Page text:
Journal of Clinical Respiratory Medicine

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Perspective - Journal of Clinical Respiratory Medicine (2022) Volume 6, Issue 1

Occurence, diagnosis and treatment of chronic obstructive pulmonary disease

Billie Adrain*

Center for Genomic Medicine, Copenhagen University Hospital Rigshospitalet, Copenhagen, Denmak   

*Corresponding Author:
Billie Adrain
Center for Genomic Medicine
Copenhagen University Hospital Rigshospitalet
E-mail: [email protected]

Received: 29-Jan-2022, Manuscript No. AAJCRM-22-103; Editor assigned: 31-Jan-2022, PreQC No. AAJCRM-22-103(PQ); Reviewed: 14-Feb-2022, QC No AAJCRM-22-103; Revised: 17-Feb-2022, Manuscript No. AAJCRM-22-103(R); Published: 24-Feb-2022, DOI:10.35841/aajcrm-6.1.103

Citation: Adrian B. Occurence, diagnosis and treatment of chronic obstructive pulmonary disease. J Clin Resp Med. 2022;6(1):103

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Although some patients' lung-function trajectories are milder, the major pathophysiology of COPD is irreversible obstruction of the airway with progressive lung function decline, especially in patients with continuous exposure to risk factors such as cigarette smoke, biomass smoke exposure, and air pollution. As a result, it's critical to slow the deterioration of lung function in individuals who don't fulfil the diagnostic criteria for COPD but are at risk of progressing to overt COPD (pre-COPD). Furthermore, early detection of preclinical COPD in individuals with fixed obstruction on spirometry but no or very moderate symptoms before clinically significant deterioration, such as reduction in lung function, development of symptoms, or acute exacerbation, may be critical

Early life disadvantages are barriers to proper lung development or alveolar formation from conception through puberty. The formation of bronchi begins with the onset of lung buds on days 21–28 of pregnancy and continues with dichotomous and lateral branching of lung epithelium to form the final structure of the bronchial tree on week’s 3–17 of pregnancy (embryonic, pseudoglandular stage). At gestational weeks 16–26 (canalicular stage), bronchial epithelial cells develop into ciliated, nonciliated, and secretory cells, followed by the saccular stage, when terminal acinar tubules branch and the air space expands from gestational week 24 until delivery.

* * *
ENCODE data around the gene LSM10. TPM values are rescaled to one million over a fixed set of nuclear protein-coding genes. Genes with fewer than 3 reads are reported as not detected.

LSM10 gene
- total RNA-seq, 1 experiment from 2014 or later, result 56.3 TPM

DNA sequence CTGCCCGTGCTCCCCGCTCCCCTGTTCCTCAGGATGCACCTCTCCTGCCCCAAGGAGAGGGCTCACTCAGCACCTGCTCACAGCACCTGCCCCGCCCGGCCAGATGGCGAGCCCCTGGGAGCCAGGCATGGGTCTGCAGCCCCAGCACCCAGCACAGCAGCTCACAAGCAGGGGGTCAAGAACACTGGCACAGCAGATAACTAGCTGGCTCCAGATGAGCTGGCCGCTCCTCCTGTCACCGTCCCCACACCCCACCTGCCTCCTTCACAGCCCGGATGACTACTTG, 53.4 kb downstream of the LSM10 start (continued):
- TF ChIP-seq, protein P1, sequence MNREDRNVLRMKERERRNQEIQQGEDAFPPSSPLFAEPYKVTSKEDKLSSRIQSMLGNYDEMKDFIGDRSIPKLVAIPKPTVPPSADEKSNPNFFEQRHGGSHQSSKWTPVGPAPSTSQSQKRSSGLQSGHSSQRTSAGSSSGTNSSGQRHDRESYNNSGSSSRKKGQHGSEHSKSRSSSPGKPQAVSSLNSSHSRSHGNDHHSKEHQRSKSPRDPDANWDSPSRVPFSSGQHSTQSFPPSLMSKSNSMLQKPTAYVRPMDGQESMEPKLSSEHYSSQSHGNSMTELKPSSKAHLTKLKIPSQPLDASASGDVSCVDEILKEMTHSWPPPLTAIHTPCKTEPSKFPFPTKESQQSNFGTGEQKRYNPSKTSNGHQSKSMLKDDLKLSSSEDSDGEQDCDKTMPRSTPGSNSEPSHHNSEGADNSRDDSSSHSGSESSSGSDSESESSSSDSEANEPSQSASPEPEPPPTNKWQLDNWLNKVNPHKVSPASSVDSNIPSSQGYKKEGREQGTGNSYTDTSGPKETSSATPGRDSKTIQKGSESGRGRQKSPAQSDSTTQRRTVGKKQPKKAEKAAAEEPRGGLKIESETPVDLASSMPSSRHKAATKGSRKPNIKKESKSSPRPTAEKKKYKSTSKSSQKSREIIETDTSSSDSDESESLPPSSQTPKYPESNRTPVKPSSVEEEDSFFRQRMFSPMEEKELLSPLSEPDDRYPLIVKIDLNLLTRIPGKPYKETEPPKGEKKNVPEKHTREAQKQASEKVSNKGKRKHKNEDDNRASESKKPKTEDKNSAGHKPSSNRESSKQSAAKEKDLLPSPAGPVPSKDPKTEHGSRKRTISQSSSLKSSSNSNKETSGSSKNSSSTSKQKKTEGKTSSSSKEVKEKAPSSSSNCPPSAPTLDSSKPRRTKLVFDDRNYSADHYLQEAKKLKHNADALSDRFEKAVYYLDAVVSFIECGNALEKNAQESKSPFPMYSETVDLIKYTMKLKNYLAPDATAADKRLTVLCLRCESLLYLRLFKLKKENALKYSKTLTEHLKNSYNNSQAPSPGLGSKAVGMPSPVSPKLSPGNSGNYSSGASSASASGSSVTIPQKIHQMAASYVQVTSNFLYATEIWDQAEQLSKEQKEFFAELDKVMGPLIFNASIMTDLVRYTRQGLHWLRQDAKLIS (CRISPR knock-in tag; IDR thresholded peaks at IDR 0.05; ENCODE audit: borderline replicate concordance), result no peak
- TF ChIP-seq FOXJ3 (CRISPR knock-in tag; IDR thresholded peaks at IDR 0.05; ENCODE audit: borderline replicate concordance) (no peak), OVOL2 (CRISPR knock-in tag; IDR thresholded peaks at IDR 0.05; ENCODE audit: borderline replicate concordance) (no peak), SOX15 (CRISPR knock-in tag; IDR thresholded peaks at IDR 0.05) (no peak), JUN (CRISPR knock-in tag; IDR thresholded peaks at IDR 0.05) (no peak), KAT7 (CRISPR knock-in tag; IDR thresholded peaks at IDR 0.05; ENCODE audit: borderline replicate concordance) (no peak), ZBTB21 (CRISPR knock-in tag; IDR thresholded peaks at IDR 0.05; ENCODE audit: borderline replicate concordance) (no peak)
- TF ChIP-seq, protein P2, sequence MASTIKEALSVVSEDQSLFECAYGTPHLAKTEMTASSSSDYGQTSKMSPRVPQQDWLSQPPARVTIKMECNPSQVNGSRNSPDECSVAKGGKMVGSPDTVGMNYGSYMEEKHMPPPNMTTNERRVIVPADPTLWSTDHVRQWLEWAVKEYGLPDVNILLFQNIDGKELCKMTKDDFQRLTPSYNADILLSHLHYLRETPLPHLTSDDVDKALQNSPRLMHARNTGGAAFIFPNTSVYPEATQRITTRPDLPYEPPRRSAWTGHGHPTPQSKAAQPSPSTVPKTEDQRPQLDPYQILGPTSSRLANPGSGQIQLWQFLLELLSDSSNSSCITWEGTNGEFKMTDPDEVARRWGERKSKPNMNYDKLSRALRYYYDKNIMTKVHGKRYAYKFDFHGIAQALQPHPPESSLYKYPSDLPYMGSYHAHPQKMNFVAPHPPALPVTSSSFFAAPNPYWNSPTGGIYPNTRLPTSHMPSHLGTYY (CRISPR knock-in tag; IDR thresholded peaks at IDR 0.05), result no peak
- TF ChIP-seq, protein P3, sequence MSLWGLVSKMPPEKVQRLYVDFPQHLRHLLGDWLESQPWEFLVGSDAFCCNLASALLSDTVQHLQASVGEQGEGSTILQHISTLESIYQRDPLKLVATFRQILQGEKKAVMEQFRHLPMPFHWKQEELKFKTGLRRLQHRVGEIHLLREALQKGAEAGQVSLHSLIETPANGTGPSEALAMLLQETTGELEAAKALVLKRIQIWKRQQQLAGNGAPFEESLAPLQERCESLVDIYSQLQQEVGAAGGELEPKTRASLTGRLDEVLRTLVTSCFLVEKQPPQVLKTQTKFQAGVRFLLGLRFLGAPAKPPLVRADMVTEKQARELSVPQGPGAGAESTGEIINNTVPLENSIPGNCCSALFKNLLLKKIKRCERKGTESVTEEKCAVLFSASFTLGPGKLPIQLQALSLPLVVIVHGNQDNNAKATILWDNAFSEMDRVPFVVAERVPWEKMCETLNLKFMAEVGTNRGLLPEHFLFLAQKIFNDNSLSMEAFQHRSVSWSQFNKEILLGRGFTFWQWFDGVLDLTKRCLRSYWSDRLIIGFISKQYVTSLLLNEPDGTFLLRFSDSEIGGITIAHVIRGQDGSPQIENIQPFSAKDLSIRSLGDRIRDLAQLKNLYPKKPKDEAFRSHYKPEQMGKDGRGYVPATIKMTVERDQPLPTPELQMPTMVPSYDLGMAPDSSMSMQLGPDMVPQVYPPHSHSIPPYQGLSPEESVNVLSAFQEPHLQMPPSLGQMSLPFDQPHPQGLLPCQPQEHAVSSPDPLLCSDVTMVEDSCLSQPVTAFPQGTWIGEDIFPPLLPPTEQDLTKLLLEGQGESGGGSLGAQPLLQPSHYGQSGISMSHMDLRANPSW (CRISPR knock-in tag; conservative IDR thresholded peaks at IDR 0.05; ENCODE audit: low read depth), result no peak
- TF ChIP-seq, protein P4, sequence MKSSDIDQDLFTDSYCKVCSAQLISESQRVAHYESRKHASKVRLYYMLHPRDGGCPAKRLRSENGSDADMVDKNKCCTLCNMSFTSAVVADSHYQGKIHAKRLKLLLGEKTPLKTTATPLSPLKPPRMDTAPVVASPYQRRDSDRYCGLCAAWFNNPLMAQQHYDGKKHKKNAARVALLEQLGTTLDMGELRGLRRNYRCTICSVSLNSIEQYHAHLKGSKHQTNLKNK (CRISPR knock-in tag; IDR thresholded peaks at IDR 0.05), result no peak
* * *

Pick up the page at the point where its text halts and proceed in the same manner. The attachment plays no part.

Early life disadvantages that may obstruct lung development, resulting in a reduction in lung function at a young age. Smoking by mothers during pregnancy, low birthweight, and premature delivery have all been linked to deteriorated lung function. Smoking at a young age or passive smoking, asthma, a history of respiratory infection, and chronic bronchitis are all linked to an increased risk of lung function impairment from infancy through adolescence. These drawbacks in early life make it difficult to obtain adequate peak lung function, which is normally reached around the age of 20. Lung function tends to plateau or slightly grow from the early twenties to the midthirties. Tobacco smoke exposure shortens this time and may result in early deterioration of lung function [1].

Smoking is not only linked to the above-mentioned early-life problems, but it also hastens the decrease of lung function in people of all ages. The extent to which smoking reduces lung function varies by individual, and this can be linked to a variety of factors such as genetic predisposition, sex, and ethnicity. As a result, only a small percentage of smokers develop COPD throughout the course of their lives. Furthermore, stopping smoking reduces smokers' steeper lung trajectories to a gradient similar to non-smokers.

Risk factors

The greatest significant risk factor for COPD is smoking. The negative effects of tobacco smoking on lung function start as early as the embryonic stage, when the mother is exposed to it [2]. Spirometry revealed a lower expiratory flow volume in 8863 non-smoking children aged 8–12 years who were exposed to mother smoking. Furthermore, a 21- year follow-up of a longitudinal prospective research found a significant link between mother smoking during pregnancy and a decline in FEV1 in male patients. Secondhand smoking exposure, primarily from parents, from infancy through young adulthood is also a significant risk factor for adult obstructive lung disease. Finally, the most important risk factor for COPD is tobacco smoking, which has been well documented from childhood to old life.

Other risk variables, including as childhood infections or respiratory disorders like asthma, biomass smoke exposure, air pollution exposure, and occupational exposures, are equally relevant, but are sometimes disregarded in the evaluation of COPD patients. Non-smoking-related COPD accounts for 25–45 percent of COPD patients, which is significantly more than what doctors often estimate.